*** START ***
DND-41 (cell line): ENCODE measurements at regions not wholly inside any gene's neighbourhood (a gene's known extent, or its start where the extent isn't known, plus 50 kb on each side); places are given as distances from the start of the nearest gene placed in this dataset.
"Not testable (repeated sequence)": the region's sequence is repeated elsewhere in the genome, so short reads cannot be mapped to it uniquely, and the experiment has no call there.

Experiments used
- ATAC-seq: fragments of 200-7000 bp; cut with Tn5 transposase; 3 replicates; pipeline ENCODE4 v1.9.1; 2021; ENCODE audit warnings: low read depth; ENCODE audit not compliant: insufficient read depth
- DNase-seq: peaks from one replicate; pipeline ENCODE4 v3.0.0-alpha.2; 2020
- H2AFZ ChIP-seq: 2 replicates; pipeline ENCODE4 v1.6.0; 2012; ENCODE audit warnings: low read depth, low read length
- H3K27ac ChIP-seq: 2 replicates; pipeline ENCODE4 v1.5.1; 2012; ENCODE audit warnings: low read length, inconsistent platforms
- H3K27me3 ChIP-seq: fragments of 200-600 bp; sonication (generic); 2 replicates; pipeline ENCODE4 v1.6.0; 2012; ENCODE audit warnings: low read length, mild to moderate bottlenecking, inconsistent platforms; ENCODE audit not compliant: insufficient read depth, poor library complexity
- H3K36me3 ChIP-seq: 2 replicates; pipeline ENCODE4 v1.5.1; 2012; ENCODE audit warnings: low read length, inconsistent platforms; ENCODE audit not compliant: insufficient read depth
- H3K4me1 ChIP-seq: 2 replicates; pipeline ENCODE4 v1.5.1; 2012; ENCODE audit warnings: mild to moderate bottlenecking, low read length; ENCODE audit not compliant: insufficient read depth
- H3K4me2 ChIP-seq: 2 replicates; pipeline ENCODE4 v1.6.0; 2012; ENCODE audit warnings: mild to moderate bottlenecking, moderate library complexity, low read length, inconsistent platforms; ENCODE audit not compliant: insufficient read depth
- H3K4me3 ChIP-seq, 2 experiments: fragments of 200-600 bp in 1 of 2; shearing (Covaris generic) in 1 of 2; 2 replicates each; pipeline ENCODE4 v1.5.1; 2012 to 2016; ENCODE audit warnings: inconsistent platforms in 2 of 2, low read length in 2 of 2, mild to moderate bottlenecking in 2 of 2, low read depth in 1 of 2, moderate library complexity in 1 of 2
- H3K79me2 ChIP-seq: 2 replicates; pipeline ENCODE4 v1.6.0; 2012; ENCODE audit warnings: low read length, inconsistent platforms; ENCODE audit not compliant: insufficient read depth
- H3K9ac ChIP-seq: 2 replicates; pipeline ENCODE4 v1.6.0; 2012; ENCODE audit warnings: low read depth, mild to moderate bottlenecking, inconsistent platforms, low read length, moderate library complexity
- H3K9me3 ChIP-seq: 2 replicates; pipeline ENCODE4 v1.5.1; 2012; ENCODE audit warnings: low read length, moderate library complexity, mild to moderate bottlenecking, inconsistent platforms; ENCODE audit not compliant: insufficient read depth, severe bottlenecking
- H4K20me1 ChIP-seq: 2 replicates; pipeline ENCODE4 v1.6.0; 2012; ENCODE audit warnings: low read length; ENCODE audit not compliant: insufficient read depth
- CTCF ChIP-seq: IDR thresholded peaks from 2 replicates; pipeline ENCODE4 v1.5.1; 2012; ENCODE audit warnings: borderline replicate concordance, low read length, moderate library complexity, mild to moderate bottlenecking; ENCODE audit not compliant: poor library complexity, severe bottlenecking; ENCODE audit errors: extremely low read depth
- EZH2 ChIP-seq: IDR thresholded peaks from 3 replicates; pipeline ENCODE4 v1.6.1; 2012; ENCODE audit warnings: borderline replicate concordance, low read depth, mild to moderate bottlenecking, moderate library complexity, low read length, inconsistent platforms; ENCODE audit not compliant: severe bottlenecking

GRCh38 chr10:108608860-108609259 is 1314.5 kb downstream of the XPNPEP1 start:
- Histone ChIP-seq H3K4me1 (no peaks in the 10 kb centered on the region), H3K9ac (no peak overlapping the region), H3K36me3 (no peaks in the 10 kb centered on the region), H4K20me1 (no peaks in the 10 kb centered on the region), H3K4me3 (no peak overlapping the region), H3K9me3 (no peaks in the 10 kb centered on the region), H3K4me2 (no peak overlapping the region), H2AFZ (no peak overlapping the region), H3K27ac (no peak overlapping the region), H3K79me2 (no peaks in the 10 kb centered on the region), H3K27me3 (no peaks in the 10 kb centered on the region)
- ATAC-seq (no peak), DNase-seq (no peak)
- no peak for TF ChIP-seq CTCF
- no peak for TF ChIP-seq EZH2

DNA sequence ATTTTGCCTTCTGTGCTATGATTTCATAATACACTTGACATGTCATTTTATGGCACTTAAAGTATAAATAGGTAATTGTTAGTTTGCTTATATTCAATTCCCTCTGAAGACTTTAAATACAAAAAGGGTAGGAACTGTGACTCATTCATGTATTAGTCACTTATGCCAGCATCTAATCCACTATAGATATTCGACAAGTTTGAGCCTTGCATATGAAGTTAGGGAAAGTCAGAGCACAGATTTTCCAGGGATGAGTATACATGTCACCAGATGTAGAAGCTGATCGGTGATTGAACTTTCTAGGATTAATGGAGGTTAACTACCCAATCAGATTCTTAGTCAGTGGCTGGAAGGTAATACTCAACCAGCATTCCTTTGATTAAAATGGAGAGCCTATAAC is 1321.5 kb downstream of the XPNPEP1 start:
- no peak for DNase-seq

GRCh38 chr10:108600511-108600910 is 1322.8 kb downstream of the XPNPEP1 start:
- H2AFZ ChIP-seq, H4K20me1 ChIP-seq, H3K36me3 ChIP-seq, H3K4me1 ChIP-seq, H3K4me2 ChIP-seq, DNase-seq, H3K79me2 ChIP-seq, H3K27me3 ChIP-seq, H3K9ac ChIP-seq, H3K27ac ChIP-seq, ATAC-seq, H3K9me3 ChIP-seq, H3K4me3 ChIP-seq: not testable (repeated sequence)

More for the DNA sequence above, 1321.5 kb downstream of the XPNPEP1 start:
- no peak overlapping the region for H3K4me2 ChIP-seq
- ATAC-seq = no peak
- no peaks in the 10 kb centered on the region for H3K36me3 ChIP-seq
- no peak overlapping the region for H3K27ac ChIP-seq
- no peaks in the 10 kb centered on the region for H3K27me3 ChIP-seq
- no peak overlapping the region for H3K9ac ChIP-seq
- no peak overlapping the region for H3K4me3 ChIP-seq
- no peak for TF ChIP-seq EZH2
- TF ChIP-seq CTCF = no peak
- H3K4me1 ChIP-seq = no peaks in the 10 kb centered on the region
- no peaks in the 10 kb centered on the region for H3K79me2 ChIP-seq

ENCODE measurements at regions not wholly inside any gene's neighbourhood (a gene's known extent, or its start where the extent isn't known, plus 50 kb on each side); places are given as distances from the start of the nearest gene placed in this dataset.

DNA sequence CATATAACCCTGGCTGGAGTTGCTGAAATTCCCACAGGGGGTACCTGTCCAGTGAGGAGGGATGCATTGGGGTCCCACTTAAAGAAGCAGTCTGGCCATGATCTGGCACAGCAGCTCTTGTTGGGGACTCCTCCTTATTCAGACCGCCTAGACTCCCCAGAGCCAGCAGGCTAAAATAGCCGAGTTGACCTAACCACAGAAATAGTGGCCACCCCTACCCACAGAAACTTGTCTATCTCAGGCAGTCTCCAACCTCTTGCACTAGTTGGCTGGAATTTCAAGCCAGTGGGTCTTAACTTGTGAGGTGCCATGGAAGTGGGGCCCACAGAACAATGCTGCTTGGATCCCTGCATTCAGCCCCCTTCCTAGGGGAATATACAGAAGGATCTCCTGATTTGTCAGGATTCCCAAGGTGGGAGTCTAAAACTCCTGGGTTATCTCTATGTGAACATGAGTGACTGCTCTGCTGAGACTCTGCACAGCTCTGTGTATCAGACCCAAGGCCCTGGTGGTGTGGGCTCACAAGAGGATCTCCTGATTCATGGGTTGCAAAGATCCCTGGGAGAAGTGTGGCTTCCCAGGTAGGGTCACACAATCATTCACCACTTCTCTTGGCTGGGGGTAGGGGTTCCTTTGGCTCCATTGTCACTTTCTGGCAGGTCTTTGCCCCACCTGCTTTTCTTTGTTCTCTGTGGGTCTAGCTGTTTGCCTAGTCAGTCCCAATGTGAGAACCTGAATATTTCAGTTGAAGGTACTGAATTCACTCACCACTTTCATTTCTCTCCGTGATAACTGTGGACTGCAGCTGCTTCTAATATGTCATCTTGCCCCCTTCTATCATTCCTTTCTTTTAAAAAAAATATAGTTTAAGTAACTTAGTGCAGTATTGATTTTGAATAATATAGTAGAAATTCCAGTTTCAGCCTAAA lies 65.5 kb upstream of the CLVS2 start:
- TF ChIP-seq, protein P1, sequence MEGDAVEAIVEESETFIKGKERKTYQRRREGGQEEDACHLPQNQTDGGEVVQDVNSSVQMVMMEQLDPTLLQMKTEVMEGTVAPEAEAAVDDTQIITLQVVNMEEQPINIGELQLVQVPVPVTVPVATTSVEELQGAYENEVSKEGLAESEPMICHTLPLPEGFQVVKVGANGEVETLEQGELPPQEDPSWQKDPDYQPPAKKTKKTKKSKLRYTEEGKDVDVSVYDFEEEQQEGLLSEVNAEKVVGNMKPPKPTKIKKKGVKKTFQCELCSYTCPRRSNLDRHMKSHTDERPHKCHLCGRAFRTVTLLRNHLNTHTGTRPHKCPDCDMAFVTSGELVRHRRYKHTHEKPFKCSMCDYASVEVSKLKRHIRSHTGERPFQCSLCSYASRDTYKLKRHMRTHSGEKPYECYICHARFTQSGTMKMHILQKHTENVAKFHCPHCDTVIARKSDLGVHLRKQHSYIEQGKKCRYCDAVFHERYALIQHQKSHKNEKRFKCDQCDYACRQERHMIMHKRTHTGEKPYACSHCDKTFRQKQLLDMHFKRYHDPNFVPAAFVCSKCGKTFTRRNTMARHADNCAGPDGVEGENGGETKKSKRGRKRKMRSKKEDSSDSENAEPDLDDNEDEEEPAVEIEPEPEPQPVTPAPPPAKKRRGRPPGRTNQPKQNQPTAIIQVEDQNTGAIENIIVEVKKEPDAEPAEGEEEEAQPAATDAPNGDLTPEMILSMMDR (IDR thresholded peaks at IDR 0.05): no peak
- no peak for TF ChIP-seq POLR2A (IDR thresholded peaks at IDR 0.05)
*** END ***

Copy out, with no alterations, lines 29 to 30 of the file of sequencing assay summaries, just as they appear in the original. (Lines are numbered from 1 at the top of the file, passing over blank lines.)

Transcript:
- no peak overlapping the region for H3K4me2 ChIP-seq
- ATAC-seq = no peak